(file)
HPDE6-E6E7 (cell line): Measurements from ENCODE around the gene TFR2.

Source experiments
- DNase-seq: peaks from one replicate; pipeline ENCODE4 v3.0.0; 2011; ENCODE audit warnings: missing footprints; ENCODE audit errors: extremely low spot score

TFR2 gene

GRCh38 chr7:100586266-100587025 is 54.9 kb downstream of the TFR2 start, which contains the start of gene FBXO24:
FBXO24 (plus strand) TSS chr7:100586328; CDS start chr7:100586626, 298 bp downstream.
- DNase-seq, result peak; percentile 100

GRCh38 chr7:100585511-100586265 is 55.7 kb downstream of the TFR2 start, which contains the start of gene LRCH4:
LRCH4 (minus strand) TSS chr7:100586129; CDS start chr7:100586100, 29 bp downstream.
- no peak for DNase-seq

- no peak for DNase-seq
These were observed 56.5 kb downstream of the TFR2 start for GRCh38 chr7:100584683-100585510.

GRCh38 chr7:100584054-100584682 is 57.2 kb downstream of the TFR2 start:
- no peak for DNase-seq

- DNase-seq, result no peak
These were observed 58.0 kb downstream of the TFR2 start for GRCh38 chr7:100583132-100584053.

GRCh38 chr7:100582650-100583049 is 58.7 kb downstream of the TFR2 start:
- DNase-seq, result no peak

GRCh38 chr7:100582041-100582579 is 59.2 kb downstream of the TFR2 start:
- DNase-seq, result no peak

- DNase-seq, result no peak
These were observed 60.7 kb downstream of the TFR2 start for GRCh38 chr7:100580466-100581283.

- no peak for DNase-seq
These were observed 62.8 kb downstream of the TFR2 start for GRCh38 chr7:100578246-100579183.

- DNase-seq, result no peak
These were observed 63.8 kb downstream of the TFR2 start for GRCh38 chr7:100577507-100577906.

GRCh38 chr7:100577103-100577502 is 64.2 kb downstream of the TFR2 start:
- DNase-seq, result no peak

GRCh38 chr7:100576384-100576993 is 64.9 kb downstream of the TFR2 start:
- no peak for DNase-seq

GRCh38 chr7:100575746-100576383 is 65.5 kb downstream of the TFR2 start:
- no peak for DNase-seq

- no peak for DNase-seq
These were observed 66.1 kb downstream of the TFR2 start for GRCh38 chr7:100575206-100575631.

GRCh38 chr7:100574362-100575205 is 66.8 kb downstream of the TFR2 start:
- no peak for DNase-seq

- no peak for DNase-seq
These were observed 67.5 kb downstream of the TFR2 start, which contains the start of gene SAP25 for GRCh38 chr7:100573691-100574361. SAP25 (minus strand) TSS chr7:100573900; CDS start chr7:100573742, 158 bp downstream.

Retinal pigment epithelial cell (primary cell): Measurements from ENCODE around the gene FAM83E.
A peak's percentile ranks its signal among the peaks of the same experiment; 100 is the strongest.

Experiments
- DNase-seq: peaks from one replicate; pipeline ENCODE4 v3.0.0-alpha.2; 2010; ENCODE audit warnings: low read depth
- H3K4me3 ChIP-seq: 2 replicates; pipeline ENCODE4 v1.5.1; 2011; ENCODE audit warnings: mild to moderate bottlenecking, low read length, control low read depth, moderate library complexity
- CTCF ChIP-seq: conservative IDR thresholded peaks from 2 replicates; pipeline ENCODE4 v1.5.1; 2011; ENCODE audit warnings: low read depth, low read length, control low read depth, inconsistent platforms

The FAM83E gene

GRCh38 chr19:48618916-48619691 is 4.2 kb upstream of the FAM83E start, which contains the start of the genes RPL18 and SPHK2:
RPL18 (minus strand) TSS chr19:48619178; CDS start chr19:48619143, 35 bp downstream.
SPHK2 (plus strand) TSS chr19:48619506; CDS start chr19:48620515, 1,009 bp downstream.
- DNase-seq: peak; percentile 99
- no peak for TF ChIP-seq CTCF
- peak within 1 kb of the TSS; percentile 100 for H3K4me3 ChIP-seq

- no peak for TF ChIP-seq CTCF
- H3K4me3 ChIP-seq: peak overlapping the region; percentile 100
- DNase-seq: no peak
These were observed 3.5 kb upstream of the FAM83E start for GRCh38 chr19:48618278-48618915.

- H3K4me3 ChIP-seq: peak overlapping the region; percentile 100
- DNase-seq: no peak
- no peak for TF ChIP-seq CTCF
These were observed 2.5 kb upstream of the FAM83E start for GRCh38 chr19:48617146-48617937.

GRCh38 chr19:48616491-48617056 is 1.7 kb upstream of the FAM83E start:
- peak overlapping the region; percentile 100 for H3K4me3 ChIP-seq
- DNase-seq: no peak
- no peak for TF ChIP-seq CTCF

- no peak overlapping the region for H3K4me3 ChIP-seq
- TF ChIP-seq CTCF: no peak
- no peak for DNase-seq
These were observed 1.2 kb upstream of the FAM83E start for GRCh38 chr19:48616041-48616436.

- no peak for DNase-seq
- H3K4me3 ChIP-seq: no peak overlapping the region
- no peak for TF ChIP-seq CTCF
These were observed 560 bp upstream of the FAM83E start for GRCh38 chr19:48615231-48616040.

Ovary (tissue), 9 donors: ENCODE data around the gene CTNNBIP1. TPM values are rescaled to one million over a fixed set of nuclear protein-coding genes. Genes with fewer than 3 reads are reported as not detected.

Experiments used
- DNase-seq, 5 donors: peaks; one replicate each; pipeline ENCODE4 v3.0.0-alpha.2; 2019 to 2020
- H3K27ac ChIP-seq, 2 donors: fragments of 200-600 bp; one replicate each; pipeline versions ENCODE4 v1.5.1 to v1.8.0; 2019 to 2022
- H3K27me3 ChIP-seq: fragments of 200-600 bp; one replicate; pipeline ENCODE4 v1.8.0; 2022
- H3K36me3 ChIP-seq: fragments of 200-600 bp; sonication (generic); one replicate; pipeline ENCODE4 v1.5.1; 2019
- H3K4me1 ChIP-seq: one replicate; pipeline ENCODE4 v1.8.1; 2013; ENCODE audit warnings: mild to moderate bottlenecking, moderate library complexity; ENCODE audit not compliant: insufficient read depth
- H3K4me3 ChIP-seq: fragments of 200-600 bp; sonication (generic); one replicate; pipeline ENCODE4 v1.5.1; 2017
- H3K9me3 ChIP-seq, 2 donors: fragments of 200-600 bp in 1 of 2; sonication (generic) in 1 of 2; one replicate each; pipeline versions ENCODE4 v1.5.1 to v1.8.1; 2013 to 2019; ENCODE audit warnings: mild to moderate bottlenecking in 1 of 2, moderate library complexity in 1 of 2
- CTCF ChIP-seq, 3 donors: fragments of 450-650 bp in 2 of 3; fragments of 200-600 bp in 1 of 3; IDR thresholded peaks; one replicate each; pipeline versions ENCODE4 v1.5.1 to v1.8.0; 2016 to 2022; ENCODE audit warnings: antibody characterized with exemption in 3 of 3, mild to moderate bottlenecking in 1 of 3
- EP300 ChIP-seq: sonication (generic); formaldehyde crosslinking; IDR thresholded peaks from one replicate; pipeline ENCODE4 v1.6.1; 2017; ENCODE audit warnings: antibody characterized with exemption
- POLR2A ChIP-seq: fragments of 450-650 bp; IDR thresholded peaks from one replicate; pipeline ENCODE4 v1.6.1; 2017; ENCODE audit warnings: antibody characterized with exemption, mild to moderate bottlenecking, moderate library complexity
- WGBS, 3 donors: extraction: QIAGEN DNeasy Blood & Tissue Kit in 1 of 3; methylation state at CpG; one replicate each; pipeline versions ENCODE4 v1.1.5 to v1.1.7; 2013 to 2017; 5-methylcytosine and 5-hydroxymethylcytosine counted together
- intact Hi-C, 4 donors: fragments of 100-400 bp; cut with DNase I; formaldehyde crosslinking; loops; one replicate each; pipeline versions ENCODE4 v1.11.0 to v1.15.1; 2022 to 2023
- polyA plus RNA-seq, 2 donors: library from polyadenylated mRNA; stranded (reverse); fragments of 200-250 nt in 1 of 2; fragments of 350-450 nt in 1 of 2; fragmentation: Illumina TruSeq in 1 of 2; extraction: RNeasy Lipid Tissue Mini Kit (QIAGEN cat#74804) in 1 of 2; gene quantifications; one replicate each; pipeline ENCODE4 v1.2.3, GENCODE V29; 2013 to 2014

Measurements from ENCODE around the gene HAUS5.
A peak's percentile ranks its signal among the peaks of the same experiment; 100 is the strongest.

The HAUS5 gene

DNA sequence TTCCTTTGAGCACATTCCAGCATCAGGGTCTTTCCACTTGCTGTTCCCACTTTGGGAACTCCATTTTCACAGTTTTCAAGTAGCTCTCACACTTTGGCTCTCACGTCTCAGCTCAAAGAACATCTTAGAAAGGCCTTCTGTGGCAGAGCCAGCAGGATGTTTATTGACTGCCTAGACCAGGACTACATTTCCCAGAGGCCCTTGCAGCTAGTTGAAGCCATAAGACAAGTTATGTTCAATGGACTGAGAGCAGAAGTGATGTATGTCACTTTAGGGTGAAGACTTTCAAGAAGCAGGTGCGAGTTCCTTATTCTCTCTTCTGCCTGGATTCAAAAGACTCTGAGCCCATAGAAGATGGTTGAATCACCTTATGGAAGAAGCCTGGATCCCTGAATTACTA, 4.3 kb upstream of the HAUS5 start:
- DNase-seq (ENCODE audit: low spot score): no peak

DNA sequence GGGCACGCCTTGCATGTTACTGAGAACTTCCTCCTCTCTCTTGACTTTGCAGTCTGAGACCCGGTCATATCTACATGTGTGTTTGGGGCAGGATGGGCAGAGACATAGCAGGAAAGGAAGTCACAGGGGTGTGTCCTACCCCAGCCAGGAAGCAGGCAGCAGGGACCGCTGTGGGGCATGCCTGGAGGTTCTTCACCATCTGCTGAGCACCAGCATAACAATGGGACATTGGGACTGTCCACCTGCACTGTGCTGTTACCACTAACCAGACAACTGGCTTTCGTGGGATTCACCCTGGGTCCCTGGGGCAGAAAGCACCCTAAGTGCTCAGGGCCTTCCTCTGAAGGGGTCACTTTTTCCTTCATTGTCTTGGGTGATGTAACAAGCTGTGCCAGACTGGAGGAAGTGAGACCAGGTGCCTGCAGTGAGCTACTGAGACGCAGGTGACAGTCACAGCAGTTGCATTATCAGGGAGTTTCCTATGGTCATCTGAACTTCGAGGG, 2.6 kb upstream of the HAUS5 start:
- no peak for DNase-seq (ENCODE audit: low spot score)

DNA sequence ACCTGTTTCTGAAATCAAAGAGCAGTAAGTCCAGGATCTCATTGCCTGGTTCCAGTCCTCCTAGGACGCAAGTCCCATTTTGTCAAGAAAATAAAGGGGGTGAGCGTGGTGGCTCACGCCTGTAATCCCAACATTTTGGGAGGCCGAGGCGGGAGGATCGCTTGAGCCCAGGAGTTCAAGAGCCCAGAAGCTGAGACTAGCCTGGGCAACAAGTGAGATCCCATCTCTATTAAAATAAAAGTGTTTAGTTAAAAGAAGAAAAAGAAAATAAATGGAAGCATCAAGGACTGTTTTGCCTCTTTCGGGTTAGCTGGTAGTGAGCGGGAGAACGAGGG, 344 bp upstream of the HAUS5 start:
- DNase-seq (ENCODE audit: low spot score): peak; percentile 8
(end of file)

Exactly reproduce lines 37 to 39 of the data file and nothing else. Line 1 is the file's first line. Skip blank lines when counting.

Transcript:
- no peak for DNase-seq
These were observed 67.5 kb downstream of the TFR2 start, which contains the start of gene SAP25 for GRCh38 chr7:100573691-100574361. SAP25 (minus strand) TSS chr7:100573900; CDS start chr7:100573742, 158 bp downstream.

Retinal pigment epithelial cell (primary cell): Measurements from ENCODE around the gene FAM83E.